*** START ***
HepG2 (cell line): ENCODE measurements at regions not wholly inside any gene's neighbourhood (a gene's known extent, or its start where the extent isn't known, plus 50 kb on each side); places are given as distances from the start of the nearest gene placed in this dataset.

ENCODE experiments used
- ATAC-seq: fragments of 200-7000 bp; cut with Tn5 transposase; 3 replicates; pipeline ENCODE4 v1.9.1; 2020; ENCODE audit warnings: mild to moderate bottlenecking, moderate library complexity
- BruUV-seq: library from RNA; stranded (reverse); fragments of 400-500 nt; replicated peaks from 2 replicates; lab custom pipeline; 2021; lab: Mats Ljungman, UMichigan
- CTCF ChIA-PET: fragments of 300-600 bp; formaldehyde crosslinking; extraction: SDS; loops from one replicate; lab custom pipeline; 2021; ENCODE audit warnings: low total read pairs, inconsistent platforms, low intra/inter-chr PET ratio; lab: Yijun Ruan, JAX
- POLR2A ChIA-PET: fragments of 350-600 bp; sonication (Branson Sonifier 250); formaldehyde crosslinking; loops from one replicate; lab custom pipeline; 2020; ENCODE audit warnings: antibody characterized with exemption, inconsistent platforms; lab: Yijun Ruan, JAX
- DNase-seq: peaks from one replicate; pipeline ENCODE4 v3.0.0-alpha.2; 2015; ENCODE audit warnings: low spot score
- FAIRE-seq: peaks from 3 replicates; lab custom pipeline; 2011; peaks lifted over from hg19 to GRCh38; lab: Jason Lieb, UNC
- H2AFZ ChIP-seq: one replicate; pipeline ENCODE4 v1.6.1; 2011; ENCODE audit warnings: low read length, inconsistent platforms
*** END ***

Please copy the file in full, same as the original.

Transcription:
HepG2 (cell line): ENCODE measurements at regions not wholly inside any gene's neighbourhood (a gene's known extent, or its start where the extent isn't known, plus 50 kb on each side); places are given as distances from the start of the nearest gene placed in this dataset.

ENCODE experiments used
- ATAC-seq: fragments of 200-7000 bp; cut with Tn5 transposase; 3 replicates; pipeline ENCODE4 v1.9.1; 2020; ENCODE audit warnings: mild to moderate bottlenecking, moderate library complexity
- BruUV-seq: library from RNA; stranded (reverse); fragments of 400-500 nt; replicated peaks from 2 replicates; lab custom pipeline; 2021; lab: Mats Ljungman, UMichigan
- CTCF ChIA-PET: fragments of 300-600 bp; formaldehyde crosslinking; extraction: SDS; loops from one replicate; lab custom pipeline; 2021; ENCODE audit warnings: low total read pairs, inconsistent platforms, low intra/inter-chr PET ratio; lab: Yijun Ruan, JAX
- POLR2A ChIA-PET: fragments of 350-600 bp; sonication (Branson Sonifier 250); formaldehyde crosslinking; loops from one replicate; lab custom pipeline; 2020; ENCODE audit warnings: antibody characterized with exemption, inconsistent platforms; lab: Yijun Ruan, JAX
- DNase-seq: peaks from one replicate; pipeline ENCODE4 v3.0.0-alpha.2; 2015; ENCODE audit warnings: low spot score
- FAIRE-seq: peaks from 3 replicates; lab custom pipeline; 2011; peaks lifted over from hg19 to GRCh38; lab: Jason Lieb, UNC
- H2AFZ ChIP-seq: one replicate; pipeline ENCODE4 v1.6.1; 2011; ENCODE audit warnings: low read length, inconsistent platforms